Posted by ESC on August 10, 2011 at 13:20
In Reply to: Go fly a kite posted by James Briggs on August 10, 2011 at 10:43:
: : : Anyone know the origin of the phrase: "Go fly a kite!"?
: : I looked in several references and didn't find the phrase. That was surprising. The one that did have "go fly a kite" said it originated in the United States and cited The American Thesaurus of Slang, 1942, Lester V. Berry and Melvin Van Den Bark.
: This is what The Cassell Dictionary of Slang, 1998, says:
: fly a kite, to phr.1 1 [mid-19C] to obtain credit against bills, whether or not the 'paper' is valid or fraudulent (cf. RAISE THE WIND). 2 [late 19C] to raise money. 3 [1930S+] to pass a dud cheque, ext. as fly a dodgy kite. [SE fly + KITE n.1]
: fly a kite, to phr.2 1 (late 19C] to make public, to publicize. 2 [20C] (US) to show off, to make a big display. 3 [1920s+] to present a false front or a deceitful line of talk in order to persuade one's victim that one's intentions are other than they really are. 4 [193()s+] to sound out public opinion, by taking initial steps in a given project or idea.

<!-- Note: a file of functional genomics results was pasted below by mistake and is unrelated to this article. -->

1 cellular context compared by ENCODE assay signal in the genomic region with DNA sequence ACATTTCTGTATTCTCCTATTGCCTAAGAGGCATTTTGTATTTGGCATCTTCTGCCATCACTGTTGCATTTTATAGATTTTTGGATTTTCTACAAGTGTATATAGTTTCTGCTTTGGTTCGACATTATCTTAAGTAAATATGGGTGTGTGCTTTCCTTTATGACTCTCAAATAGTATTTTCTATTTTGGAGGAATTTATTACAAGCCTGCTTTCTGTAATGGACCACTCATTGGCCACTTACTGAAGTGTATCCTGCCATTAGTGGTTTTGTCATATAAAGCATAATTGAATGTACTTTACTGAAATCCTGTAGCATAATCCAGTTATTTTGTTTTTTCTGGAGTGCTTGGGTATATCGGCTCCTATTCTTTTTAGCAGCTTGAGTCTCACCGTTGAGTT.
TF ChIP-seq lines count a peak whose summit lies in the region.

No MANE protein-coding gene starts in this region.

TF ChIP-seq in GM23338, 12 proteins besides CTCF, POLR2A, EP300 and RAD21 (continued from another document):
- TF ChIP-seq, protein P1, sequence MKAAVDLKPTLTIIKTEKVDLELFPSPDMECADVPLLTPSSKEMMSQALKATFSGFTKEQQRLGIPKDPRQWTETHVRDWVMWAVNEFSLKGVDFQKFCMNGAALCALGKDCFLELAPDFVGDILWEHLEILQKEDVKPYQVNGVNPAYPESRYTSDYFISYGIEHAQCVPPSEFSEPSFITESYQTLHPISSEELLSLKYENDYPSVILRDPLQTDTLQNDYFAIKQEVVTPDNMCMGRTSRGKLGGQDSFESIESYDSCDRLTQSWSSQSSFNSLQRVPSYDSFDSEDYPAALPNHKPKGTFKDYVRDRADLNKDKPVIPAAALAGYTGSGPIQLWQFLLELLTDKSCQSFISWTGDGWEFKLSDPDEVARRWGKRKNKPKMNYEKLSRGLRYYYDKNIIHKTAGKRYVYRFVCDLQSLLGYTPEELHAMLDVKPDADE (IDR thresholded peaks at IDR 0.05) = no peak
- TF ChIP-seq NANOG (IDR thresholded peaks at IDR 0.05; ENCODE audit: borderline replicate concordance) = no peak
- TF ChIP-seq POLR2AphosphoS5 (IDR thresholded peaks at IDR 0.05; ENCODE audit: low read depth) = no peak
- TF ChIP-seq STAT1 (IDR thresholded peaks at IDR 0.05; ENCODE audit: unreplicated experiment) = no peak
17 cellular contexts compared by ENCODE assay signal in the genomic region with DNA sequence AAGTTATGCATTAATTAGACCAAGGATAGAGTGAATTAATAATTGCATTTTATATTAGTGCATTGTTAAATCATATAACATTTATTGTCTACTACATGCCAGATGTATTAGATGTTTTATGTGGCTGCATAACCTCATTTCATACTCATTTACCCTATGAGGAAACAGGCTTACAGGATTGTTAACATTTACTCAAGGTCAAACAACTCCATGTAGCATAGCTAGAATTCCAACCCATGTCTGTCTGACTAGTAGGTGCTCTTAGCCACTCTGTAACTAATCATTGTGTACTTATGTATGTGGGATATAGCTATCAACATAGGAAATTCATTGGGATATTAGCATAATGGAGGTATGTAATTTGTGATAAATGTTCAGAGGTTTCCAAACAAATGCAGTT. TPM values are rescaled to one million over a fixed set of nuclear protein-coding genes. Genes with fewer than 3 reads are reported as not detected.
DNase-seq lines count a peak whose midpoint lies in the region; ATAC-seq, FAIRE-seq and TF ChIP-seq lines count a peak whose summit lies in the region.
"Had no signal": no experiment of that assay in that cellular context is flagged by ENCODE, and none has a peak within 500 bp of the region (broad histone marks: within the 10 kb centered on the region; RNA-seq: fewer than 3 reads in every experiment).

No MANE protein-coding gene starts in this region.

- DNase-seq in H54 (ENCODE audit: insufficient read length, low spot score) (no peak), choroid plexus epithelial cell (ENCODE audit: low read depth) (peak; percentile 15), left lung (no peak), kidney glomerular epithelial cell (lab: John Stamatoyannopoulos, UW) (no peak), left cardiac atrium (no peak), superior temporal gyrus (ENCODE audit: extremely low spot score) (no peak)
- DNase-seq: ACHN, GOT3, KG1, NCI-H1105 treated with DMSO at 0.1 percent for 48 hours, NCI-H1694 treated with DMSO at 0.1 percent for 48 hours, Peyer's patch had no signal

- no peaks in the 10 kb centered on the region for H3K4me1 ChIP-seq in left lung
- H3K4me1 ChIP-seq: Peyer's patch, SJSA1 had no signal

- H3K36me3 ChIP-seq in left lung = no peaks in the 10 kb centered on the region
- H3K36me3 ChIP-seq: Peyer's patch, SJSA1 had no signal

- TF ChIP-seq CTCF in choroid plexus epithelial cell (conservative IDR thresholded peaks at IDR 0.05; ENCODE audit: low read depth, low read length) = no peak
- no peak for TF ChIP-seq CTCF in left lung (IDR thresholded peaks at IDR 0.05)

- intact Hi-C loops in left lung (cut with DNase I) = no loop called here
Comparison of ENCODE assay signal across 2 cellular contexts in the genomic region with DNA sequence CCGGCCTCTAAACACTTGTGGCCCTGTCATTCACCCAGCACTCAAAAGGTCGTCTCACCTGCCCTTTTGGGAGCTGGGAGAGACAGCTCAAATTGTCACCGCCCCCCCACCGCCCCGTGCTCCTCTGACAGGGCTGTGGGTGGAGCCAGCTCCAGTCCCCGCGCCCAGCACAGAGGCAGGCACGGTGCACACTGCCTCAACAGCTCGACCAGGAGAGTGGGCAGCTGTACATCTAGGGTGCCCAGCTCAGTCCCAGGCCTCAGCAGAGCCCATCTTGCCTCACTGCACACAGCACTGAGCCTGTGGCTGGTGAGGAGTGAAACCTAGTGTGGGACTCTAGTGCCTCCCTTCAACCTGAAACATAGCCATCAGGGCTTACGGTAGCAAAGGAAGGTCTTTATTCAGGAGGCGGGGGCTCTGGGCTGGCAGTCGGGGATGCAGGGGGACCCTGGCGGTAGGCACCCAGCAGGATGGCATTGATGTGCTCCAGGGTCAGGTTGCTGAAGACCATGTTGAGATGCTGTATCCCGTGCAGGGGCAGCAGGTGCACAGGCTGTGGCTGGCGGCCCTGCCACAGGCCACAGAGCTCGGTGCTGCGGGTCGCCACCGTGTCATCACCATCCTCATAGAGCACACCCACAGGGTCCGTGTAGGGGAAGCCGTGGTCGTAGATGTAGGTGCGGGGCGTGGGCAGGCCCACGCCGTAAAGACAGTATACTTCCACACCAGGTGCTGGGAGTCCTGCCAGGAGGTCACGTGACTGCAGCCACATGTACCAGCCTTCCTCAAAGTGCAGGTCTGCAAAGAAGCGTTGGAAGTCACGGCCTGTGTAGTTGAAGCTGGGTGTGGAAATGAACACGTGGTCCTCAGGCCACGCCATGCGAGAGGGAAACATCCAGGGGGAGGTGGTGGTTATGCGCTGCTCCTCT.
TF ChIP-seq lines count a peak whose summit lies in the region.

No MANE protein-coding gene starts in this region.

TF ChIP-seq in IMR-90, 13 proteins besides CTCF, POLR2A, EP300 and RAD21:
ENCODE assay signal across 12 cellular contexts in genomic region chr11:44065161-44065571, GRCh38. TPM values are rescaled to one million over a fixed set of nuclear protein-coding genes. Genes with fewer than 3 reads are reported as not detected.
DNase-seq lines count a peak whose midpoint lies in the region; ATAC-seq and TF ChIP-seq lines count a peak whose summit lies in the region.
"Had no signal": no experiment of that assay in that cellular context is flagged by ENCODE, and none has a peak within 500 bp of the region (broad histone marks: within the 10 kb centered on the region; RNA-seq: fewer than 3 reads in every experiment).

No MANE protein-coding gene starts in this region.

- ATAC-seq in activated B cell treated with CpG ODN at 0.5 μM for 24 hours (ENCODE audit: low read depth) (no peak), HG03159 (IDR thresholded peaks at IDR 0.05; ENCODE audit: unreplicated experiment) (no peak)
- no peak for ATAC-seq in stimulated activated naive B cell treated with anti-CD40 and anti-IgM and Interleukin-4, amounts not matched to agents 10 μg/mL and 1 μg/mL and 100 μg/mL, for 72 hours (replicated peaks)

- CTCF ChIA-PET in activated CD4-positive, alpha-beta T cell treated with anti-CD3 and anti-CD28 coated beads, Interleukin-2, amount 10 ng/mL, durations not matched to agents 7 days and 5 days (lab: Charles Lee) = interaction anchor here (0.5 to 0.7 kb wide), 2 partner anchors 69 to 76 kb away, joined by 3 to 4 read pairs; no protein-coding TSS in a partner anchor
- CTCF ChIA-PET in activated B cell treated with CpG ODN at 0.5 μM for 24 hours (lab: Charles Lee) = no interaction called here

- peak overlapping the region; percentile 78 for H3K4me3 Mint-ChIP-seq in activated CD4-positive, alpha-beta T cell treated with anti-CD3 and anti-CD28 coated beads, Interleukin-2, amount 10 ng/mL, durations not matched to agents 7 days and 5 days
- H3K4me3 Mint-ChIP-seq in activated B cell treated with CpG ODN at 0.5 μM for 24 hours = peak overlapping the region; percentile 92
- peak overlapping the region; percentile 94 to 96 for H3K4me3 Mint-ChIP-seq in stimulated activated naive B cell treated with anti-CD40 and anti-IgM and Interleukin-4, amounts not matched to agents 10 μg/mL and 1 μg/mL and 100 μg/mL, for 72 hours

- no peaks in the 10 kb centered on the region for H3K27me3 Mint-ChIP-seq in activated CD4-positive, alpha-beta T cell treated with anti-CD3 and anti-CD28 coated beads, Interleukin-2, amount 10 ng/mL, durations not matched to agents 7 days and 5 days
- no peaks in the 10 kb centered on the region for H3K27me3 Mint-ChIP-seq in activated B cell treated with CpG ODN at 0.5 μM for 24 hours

: fly a kite at. to phr. [mid-19C] to court, to pursue a woman.
I found it in newspapers back to the mid 1920s: "Go fly a kite" was among "provocative" taunts "of youth of other days that are back." The Sad Decline of Expressionism, column in the San Antonio Express, 08 Jan 1926, Page 8. And there was a 1939 song -- Go Fly a Kite -- sung by Bing Crosby. I always think about Benjamin Franklin when hearing this phrase. I don't know if there's a connection.